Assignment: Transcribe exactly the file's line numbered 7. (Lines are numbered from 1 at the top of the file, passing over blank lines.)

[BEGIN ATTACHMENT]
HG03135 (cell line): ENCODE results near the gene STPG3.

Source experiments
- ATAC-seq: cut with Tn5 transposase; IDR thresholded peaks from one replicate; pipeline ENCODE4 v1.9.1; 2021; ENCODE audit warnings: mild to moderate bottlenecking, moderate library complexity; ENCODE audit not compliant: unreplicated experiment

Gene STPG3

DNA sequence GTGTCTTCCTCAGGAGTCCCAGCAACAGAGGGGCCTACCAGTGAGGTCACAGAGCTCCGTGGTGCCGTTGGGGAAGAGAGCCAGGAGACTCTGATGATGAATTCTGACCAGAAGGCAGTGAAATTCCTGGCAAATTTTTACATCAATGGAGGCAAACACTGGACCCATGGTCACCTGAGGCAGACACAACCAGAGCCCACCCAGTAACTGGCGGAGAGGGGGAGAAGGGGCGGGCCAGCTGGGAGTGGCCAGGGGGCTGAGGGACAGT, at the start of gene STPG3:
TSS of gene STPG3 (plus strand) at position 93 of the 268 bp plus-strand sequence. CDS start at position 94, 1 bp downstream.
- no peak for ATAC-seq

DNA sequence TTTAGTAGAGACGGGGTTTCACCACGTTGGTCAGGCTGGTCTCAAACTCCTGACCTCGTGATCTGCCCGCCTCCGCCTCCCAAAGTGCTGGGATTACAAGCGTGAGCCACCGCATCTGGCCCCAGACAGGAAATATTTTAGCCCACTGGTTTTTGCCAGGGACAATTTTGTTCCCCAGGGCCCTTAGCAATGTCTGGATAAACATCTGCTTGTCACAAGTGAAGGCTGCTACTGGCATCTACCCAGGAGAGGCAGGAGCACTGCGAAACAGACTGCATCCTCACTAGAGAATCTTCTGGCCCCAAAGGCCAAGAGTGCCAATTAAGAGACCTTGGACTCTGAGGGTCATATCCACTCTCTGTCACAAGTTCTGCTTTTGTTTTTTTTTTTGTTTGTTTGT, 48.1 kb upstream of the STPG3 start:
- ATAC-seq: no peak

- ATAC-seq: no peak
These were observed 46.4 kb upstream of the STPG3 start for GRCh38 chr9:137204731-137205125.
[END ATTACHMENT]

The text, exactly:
- no peak for ATAC-seq